horse law questions jo belascoMary didn’t think there was a problem with the other trainer using her logo because Mary was a higher-level and more famous trainer, plus she lived across the country. But such thinking can leave a business open to problems. What if Mary decided she wanted to expand her training to that area? What if people looking online simply assumed that Mary and the trainer who stole her logo were somehow affiliated and that trainer engaged in deceptive practices? Or was a bad trainer? Or abused the horses under her care? Mary might be losing clients and gaining a bad reputation without even knowing it.

Trademark Registration

Mary could have prevented these problems by registering the logo with United States Patent and Trademark Office (USPTO). The USPTO defines a trademark as a “word, phrase, symbol or design, or a combination of words, phrases, symbols, or designs, that identifies and distinguishes the source of the goods of one party from those of others.” If Mary had a registered trademark, then she could have had an attorney force the trainer to take it off her website, either through a cease-and-desist letter or a lawsuit.

You may have heard that you should brand your company. Branding your company is a way of identifying your business and setting you apart from your competition. Registering a trademark is an important part of branding. Why? Because one of the main issues the USPTO considers when determining if a trademark should be granted is whether it creates confusion in the marketplace. Let’s say you want to start a fast food restaurant and call it McRonald’s. Your chances of getting that trademark approved are slim to none Why? Because McDonald’s, the famous fast-food restaurant, already has that name trademarked. Allowing for two similar trademarks in the same business would cause confusion in the marketplace.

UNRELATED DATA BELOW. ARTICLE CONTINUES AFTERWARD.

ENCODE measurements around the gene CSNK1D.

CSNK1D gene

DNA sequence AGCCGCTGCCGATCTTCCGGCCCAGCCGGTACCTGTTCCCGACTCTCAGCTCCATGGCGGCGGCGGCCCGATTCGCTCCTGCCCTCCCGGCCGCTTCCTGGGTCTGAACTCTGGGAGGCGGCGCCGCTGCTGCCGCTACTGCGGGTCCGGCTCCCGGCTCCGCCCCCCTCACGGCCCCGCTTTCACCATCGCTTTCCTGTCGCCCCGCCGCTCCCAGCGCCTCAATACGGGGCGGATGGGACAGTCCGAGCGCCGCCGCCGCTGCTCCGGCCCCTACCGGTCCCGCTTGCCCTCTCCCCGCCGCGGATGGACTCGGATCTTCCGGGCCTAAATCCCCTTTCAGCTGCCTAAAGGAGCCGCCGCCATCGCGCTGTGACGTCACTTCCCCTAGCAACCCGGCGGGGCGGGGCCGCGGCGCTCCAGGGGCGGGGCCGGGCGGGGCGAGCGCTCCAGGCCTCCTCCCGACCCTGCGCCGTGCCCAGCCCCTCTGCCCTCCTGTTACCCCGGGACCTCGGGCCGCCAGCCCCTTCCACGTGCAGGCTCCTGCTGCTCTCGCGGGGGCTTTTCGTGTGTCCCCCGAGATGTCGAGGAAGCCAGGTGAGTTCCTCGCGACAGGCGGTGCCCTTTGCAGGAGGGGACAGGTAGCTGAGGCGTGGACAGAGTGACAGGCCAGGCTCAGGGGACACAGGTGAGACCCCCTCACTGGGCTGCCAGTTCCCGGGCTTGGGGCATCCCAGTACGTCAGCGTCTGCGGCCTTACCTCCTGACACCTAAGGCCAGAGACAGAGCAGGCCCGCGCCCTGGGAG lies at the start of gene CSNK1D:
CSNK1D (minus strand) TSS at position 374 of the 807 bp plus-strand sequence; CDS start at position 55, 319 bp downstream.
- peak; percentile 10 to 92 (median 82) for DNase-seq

What happens if you don’t register your trademark? Well, someone else could register the same or similar name. That may not seem like a big deal but think of this. Once someone has a registered trademark, they can enforce it by issuing cease-and-desist letters to companies that are using their trademark. They can even take that company to court. Let’s say you are using a certain business name and another company trademarks it. Even if you can avoid court, you will have to rebrand. What does that mean? You have to choose a new name and reform your company with that new name. You have to change all of your merchandise to the new name. You have to let your customers and clients know. It can be a very expensive and time-consuming endeavor, as you might well imagine.

Save yourself the time, money, and headache. Contact me today so I can talk to you about the registration process help you protect your brand.